Evidence for Gross Domestic Product growth time delay dependence over Foreign Direct Investment. A time-lag dependent correlation study
Marcel Ausloos (),
Parmjit Kaur and
Papers from arXiv.org
This paper considers an often forgotten relationship, the time delay between a cause and its effect in economies and finance. We treat the case of Foreign Direct Investment (FDI) and economic growth, - measured through a country Gross Domestic Product (GDP). The pertinent data refers to 43 countries, over 1970-2015, - for a total of 4278 observations. When countries are grouped according to the Inequality-Adjusted Human Development Index (IHDI), it is found that a time lag dependence effect exists in FDI-GDP correlations. This is established through a time-dependent Pearson 's product-moment correlation coefficient matrix. Moreover, such a Pearson correlation coefficient is observed to evolve from positive to negative values depending on the IHDI, from low to high. It is "politically and policy "relevant" that the correlation is statistically significant providing the time lag is less than 3 years. A "rank-size" law is demonstrated. It is recommended to reconsider such a time lag effect when discussing previous analyses whence conclusions on international business, and thereafter on forecasting.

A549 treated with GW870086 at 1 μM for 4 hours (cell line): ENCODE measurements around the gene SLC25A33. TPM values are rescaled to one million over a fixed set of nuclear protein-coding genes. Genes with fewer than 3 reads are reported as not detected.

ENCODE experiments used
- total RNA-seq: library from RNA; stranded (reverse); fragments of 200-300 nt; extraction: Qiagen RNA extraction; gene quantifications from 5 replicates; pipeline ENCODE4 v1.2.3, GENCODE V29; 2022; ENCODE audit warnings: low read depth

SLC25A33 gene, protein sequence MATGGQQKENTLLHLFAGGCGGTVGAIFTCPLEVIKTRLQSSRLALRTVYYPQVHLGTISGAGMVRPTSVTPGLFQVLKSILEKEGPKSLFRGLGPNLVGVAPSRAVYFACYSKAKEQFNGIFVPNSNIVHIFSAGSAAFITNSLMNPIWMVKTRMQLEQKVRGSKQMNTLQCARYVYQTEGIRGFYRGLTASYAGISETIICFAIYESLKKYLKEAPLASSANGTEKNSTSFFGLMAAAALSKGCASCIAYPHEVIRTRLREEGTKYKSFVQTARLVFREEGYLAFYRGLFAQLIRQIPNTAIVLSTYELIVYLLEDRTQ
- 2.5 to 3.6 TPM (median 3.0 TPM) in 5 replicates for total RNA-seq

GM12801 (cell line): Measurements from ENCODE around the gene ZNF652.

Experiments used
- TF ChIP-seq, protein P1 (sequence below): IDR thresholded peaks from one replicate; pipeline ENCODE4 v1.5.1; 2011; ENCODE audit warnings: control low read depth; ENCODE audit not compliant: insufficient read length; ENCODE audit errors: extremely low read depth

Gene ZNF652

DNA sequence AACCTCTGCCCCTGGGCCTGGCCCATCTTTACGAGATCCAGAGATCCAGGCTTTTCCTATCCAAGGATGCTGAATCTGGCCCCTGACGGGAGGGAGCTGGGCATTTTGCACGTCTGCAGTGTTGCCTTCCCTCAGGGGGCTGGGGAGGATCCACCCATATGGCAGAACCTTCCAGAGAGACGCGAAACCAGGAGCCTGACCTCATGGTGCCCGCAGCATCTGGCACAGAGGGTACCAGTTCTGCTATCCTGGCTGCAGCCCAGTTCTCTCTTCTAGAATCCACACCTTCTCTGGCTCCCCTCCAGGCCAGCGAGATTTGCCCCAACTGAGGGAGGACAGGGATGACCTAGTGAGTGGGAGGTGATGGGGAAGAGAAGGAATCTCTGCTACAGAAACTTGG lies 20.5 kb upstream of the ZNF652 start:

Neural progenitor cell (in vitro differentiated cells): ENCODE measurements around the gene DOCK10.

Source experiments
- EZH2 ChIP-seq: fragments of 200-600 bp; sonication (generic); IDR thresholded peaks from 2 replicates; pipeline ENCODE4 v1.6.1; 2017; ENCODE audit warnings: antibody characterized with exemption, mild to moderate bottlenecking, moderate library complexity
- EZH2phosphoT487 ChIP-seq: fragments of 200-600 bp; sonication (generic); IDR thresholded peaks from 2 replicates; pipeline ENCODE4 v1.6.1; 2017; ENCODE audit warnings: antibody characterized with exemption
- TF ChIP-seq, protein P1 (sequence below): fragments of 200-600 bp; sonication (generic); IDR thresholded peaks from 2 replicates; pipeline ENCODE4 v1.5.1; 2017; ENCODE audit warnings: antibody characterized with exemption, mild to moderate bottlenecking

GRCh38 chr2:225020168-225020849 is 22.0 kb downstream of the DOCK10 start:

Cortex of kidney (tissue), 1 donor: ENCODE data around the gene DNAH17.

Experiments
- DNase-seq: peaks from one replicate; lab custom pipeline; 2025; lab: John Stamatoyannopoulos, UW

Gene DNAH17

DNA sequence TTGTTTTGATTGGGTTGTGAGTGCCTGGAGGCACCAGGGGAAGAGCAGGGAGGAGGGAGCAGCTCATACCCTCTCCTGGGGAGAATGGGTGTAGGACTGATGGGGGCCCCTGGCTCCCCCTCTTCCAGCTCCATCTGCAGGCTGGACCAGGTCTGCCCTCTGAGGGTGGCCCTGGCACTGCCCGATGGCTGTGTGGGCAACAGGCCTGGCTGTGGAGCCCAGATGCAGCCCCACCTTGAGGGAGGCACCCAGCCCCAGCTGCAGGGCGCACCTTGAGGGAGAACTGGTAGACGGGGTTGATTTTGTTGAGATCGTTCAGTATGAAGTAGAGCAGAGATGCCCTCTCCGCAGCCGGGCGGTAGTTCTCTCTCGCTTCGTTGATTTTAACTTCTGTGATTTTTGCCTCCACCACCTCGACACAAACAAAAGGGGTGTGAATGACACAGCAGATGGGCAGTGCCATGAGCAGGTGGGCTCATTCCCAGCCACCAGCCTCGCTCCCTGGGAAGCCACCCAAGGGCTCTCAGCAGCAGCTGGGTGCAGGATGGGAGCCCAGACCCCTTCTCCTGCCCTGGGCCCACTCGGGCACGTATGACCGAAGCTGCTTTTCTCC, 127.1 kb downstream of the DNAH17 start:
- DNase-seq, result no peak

New Economics Papers: this item is included in nep-fdg and nep-int
References: View references in EconPapers View complete reference list from CitEc
Citations: Track citations by RSS feed
Published in Physica A 527 (2019) 121181
Downloads: (external link)
http://arxiv.org/pdf/1905.01617 Latest version (application/pdf)
This item may be available elsewhere in EconPapers: Search for items with the same title.
Export reference: BibTeX
RIS (EndNote, ProCite, RefMan)
Persistent link: https://EconPapers.repec.org/RePEc:arx:papers:1905.01617
Access Statistics for this paper
More papers in Papers from arXiv.org
Bibliographic data for series maintained by arXiv administrators ().